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This code replaces first person words with second person words and vice versa. However, it goes through each pair for each word in the phrase, so sometimes it will change back.

Here is the code:

(define (replace pattern replacement lst replacement-pairs)
  (cond ((null? lst) '())
    ((equal? (car lst) pattern)
       (cons replacement
             (many-replace (cdr replacement-pairs) (cdr lst))))
    (else (cons (car lst)
          (many-replace (cdr replacement-pairs) (cdr lst))))))

(define (many-replace replacement-pairs lst)
  (cond ((null? replacement-pairs) lst)
     (else (let ((pat-rep (car replacement-pairs)))
        (replace (car pat-rep)
                 (cadr pat-rep)
                 (many-replace (cdr replacement-pairs)
                 lst) replacement-pairs)))))

(define (change-person phrase)
  (many-replace '((i you) (me you) (am are) (my your) (are am) (you i) (your my))
            phrase))

For example if I entered

(change-person '(you are not being very helpful to me))

it would change you to i but then back to you. How do I fix this?

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There's no need for the mutual recursion here, and that's being handled inconsistently. For example, in replace you're advancing over the replacement pairs when a match is found in the input list - that doesn't make sense. It's simpler to start over from the beginning than to try to fix this code –  Óscar López Feb 26 '13 at 19:36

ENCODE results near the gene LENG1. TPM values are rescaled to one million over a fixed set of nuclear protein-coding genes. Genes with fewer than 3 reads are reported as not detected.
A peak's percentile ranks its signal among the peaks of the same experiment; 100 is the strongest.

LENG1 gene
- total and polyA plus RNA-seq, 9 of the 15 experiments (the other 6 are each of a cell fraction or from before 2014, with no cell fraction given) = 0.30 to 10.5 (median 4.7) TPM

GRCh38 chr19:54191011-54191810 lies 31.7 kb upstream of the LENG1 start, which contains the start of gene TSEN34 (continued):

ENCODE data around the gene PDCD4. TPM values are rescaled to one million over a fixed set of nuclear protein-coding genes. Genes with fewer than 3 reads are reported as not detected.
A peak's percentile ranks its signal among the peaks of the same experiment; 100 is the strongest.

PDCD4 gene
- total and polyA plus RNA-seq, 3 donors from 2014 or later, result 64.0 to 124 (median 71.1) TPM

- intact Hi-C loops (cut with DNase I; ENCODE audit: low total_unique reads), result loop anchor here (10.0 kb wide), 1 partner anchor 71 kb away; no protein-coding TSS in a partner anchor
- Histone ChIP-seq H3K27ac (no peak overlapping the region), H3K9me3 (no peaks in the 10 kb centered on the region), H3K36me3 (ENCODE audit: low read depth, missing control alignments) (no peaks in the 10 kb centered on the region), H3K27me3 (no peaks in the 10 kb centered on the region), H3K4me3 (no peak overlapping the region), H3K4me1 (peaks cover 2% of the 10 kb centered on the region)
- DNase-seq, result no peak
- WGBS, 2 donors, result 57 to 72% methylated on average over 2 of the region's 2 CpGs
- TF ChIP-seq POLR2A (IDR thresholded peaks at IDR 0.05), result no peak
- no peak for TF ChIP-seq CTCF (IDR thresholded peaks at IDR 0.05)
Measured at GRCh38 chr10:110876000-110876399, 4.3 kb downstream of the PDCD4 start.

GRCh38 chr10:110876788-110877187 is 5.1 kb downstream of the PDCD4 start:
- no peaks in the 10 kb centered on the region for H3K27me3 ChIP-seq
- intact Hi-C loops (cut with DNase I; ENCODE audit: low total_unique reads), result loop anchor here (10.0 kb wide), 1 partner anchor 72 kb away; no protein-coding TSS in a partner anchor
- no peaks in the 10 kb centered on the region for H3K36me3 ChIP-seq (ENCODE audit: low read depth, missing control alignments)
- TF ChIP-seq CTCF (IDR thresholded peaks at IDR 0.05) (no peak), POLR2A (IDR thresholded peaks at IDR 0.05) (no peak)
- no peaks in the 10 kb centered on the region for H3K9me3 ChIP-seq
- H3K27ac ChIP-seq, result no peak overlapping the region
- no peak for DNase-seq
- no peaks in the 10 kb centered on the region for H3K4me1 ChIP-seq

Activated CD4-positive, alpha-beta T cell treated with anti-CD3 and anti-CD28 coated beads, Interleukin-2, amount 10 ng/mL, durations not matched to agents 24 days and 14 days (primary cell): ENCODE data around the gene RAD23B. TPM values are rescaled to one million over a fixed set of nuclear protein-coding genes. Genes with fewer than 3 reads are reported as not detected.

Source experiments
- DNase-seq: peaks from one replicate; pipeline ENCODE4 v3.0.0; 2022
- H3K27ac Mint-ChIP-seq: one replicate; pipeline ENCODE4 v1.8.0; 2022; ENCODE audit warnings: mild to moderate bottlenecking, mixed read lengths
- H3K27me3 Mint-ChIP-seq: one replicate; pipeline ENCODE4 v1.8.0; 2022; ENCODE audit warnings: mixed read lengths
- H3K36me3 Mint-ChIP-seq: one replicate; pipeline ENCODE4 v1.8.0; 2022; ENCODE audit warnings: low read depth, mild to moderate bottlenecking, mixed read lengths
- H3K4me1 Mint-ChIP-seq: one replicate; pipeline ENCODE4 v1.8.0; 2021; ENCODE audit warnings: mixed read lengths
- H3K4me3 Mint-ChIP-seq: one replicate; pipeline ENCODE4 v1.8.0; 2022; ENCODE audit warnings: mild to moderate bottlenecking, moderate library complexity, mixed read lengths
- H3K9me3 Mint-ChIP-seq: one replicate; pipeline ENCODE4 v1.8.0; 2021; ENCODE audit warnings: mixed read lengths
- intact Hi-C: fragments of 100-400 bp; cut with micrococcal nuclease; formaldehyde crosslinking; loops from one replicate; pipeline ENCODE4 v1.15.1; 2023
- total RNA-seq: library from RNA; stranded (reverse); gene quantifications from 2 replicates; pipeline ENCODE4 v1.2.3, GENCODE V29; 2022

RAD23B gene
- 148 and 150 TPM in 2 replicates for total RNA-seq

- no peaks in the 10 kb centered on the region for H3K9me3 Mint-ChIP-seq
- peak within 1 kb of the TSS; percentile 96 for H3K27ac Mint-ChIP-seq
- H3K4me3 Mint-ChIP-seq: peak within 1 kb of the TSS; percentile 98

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2 Answers 2

up vote 2 down vote accepted

The procedures replace and many-replace are overly complicated, and the mutual recursion is not doing what you think. If we simplify those procedures and make sure that only a single pass is performed over the input list, we can get a correct answer:

(define (replace replacement-pairs pattern)
  (cond ((null? replacement-pairs)
         pattern)
        ((equal? (caar replacement-pairs) pattern)
         (cadar replacement-pairs))
        (else
         (replace (cdr replacement-pairs) pattern))))

(define (many-replace replacement-pairs lst)
  (if (null? lst)
      '()
      (cons (replace replacement-pairs (car lst))
            (many-replace replacement-pairs (cdr lst)))))

The keen eye will notice that the previous procedures can be expressed in a succinct way by using some higher-order procedures. A more idiomatic solution could look like this:

(define (replace replacement-pairs pattern)
  (cond ((assoc pattern replacement-pairs) => cadr)
        (else pattern)))

(define (many-replace replacement-pairs lst)
  (map (curry replace replacement-pairs) lst))

Either way, it works as expected:

(change-person '(you are not being very helpful to me))
=> '(i am not being very helpful to you)
share|improve this answer
    
+1 an elegant version of mine ;-) –  uselpa Feb 26 '13 at 19:30
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I've written a slightly easier solution:

(define (many-replace pattern phrase)
  (let loop ((phrase phrase) (result '()))
    (if (empty? phrase) (reverse result)
        (let* ((c (car phrase)) (a (assoc c pattern)))
          (if a
              (loop (cdr phrase) (cons (cadr a) result))
              (loop (cdr phrase) (cons c result)))))))

(change-person '(you are not being very helpful to me))
=> '(i am not being very helpful to you)
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